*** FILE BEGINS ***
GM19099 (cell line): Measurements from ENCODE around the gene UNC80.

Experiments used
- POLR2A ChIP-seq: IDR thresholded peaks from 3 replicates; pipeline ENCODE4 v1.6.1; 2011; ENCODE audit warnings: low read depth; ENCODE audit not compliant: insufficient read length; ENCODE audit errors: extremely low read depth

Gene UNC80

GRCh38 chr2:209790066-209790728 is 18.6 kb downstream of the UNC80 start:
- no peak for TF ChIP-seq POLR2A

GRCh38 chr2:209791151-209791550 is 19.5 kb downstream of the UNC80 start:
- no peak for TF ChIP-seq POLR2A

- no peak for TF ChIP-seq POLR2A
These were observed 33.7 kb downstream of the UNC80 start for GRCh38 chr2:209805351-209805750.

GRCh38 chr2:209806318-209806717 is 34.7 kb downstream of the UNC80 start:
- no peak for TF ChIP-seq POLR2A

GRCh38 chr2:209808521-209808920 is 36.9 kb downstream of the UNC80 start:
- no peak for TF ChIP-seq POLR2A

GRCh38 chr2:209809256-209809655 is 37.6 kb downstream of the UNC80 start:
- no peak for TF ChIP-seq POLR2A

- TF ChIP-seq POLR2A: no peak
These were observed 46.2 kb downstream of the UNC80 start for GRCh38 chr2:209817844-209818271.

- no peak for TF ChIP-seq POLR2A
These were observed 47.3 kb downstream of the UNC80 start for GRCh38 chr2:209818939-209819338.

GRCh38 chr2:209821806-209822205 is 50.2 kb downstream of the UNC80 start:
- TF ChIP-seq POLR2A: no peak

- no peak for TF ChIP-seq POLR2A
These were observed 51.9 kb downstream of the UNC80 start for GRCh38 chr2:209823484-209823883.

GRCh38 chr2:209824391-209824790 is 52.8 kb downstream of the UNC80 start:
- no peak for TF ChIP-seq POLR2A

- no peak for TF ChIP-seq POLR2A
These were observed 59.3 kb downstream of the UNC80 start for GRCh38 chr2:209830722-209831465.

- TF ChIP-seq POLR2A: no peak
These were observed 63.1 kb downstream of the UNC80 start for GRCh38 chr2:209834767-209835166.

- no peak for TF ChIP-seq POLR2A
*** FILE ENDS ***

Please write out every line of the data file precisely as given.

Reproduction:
GM19099 (cell line): Measurements from ENCODE around the gene UNC80.

Experiments used
- POLR2A ChIP-seq: IDR thresholded peaks from 3 replicates; pipeline ENCODE4 v1.6.1; 2011; ENCODE audit warnings: low read depth; ENCODE audit not compliant: insufficient read length; ENCODE audit errors: extremely low read depth

Gene UNC80

GRCh38 chr2:209790066-209790728 is 18.6 kb downstream of the UNC80 start:
- no peak for TF ChIP-seq POLR2A

GRCh38 chr2:209791151-209791550 is 19.5 kb downstream of the UNC80 start:
- no peak for TF ChIP-seq POLR2A

- no peak for TF ChIP-seq POLR2A
These were observed 33.7 kb downstream of the UNC80 start for GRCh38 chr2:209805351-209805750.

GRCh38 chr2:209806318-209806717 is 34.7 kb downstream of the UNC80 start:
- no peak for TF ChIP-seq POLR2A

GRCh38 chr2:209808521-209808920 is 36.9 kb downstream of the UNC80 start:
- no peak for TF ChIP-seq POLR2A

GRCh38 chr2:209809256-209809655 is 37.6 kb downstream of the UNC80 start:
- no peak for TF ChIP-seq POLR2A

- TF ChIP-seq POLR2A: no peak
These were observed 46.2 kb downstream of the UNC80 start for GRCh38 chr2:209817844-209818271.

- no peak for TF ChIP-seq POLR2A
These were observed 47.3 kb downstream of the UNC80 start for GRCh38 chr2:209818939-209819338.

GRCh38 chr2:209821806-209822205 is 50.2 kb downstream of the UNC80 start:
- TF ChIP-seq POLR2A: no peak

- no peak for TF ChIP-seq POLR2A
These were observed 51.9 kb downstream of the UNC80 start for GRCh38 chr2:209823484-209823883.

GRCh38 chr2:209824391-209824790 is 52.8 kb downstream of the UNC80 start:
- no peak for TF ChIP-seq POLR2A

- no peak for TF ChIP-seq POLR2A
These were observed 59.3 kb downstream of the UNC80 start for GRCh38 chr2:209830722-209831465.

- TF ChIP-seq POLR2A: no peak
These were observed 63.1 kb downstream of the UNC80 start for GRCh38 chr2:209834767-209835166.

- no peak for TF ChIP-seq POLR2A